Bill tabled in State parliament to strengthen strangulation laws : Deb Frecklington
Opposition Leader Deb Frecklington has today tabled a Bill which will strengthen Queensland’s strangulation laws and double the maximum sentence for offenders.
Non-lethal strangulation was criminalised in Queensland in 2016, but the terms ‘choke’, ‘suffocate’ and ‘strangle’ were not defined in the criminal code.
Ms Frecklington’s Bill will provide a broader definition of strangulation that protects vulnerable Queenslanders and allows the prosecution of violent and abusive offenders.
The Bill will also double the maximum penalty for non-lethal strangulation from seven to 14 years, as well as reclassifying non-lethal strangulation as a Serious Violent Offence.
“Strangulation is a terrifying and brutal crime that is one step away from murder,” Ms Frecklington said.
“Queensland’s strangulation laws must be strengthened to protect domestic violence from this sickening crime.”
Research by Prof. Heather Douglas of the University of Queensland established that women subjected to attempted strangulation by their partners are eight times more likely to be murdered than other women.
As well as psychological trauma, the consequences of non-lethal strangulation can include memory loss, miscarriage, and permanent damage to vision, hearing and vocal chords.
Reclassifying non-lethal strangulation as a Serious Violent Offence would allow courts to order that strangulation offenders sentenced to five or more years’ imprisonment – but less than 10 – serve at least 80 per cent of their sentence.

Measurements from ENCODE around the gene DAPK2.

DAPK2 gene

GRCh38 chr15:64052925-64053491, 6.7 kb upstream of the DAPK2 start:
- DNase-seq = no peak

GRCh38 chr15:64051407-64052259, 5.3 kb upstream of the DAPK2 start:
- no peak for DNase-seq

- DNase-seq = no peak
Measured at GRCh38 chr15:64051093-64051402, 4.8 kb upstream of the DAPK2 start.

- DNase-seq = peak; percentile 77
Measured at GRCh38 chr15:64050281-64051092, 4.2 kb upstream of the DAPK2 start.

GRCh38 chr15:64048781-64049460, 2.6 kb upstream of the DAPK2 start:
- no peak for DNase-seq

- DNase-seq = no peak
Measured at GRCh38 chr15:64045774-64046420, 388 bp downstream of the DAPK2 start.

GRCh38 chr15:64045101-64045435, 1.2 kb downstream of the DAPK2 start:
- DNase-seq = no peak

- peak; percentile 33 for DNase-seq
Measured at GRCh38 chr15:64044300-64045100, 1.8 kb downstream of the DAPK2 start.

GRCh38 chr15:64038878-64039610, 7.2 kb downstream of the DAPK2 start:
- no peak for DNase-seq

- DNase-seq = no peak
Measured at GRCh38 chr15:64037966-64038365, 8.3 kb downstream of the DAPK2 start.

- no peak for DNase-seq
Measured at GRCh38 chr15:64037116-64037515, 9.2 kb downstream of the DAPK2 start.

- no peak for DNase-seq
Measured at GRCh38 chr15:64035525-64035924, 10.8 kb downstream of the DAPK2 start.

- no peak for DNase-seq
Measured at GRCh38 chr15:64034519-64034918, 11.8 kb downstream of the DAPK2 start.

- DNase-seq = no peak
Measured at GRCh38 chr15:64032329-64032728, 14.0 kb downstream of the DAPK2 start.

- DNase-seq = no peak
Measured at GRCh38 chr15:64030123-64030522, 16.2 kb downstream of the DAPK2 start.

Those sentenced to 10 or more years would automatically serve 80 per cent of their sentence.
Ms Frecklington’s Bill is part of a package of measures to crack down on domestic violence that were announced following the murder of Brisbane mother Hannah Clarke and her three children in February. The measures include:
- The introduction of a new coercive control offence
- Laws to empower police to issue domestic violence orders on the spot.
- The roll-out of 200 GPS-linked personal safety alarms to warn victims when a violent former partner is approaching their location.
- $2m of extra funding for frontline not-for-profit agencies, including $1m for the Women’s Legal Service.
- Emergency assistance grants of up to $2000 to help victims and their families flee from dangerous homes.
Ms Frecklington said it was time for politicians on all sides to respond to Queensland’s domestic violence crisis.
“We must do more to protect victims like Hannah Clarke and her children from horror of domestic violence,” Ms Frecklington said.
“We must take decisive action against the perpetrators of domestic violence.
“We believes that no-one should have to live their life in fear.”